# Is the canonical morphism $\mathbb A^n \to\mathbb A^{n-1}$ a projective morphism? [closed]

Let $\mathbb A^n$ be the n-dimensional affine space over a field K (algebraically closed if that makes it easier), so $\mathbb A^n= \text{Spec }K[x_1,...,x_n]$, and $\mathbb A^{n-1}$ the (n-1)-dimensional analog. The inclusion $K[x_1,...,x_{n-1}]\to K[x_1,...,x_n]$ induces a map $\mathbb A^n \to\mathbb A^{n-1}$. Is this a projective map?

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## closed as off topic by Will Sawin, Qing Liu, Dan Petersen, Kevin Ventullo, Andy PutmanNov 18 '12 at 0:17

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For it to be projective (in particular proper), the image of a closed set should be a closed set. Look at the case $n = 2$. Then the map $\mathbb{A}^2 \rightarrow \mathbb{A}^1$ with coordinates $x,y$ and $x$ resp. The map on rings you wrote corresponds to the projection $(x,y) \mapsto x$. Now, $\mathbb{A}^2$ has the closed set $xy = 1$, the image of which is all of $\mathbb{A}^1$ except the origin. Since this isn't a closed set, the map isn't proper. Similarly, you can rewrite the standard counterexample for larger $n$. (Btw, maybe you want to tag this "algebraic-geometry"). – LMN Nov 17 '12 at 21:45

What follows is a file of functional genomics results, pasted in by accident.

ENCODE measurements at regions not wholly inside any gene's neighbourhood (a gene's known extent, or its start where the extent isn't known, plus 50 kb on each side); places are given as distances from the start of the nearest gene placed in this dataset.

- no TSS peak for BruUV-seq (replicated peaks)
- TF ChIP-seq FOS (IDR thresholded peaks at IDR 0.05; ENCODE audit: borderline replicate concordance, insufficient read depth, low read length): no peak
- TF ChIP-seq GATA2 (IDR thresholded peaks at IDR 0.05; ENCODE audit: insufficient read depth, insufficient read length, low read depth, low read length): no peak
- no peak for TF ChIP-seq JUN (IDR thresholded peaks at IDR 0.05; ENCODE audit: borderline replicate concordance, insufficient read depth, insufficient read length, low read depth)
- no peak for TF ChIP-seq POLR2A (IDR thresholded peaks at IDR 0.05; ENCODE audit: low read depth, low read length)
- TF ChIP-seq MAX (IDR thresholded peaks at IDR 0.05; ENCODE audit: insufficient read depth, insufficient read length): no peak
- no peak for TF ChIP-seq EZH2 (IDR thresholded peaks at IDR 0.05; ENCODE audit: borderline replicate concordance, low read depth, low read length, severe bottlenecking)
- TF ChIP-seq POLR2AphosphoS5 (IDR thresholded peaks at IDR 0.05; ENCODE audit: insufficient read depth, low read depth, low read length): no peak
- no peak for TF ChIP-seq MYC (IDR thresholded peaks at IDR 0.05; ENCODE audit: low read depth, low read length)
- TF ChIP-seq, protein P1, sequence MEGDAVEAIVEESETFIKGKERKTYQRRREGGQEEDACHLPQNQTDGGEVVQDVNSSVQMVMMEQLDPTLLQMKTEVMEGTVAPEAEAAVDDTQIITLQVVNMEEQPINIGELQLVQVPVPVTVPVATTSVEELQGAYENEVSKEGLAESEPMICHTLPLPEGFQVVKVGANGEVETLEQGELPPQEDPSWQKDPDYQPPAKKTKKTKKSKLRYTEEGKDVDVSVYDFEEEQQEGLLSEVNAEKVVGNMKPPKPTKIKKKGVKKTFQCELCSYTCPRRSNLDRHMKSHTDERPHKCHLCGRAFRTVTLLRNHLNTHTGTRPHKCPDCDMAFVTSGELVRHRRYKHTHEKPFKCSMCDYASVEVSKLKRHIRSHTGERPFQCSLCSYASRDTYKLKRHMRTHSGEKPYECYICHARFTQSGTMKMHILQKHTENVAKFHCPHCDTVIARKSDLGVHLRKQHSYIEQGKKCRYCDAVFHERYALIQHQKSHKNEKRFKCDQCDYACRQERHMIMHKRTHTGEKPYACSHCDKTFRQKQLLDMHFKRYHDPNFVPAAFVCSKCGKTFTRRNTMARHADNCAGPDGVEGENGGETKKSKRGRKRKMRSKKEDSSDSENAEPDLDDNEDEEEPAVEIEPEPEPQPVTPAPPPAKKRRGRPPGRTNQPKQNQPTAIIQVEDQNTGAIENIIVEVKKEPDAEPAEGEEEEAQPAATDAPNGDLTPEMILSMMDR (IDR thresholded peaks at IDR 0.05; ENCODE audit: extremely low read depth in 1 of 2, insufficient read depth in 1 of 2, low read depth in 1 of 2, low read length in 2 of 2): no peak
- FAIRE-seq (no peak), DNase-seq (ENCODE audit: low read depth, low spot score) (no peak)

that was very useful, thanks a lot – kwkwkw Nov 17 '12 at 22:02
maybe you meant to ask if this were an affine map? (it makes less sense to ask about projective maps when the spaces are all affine.) – roy smith Nov 18 '12 at 6:48
It makes sense, it's just the same as talking about finite maps. – Will Sawin Nov 18 '12 at 7:24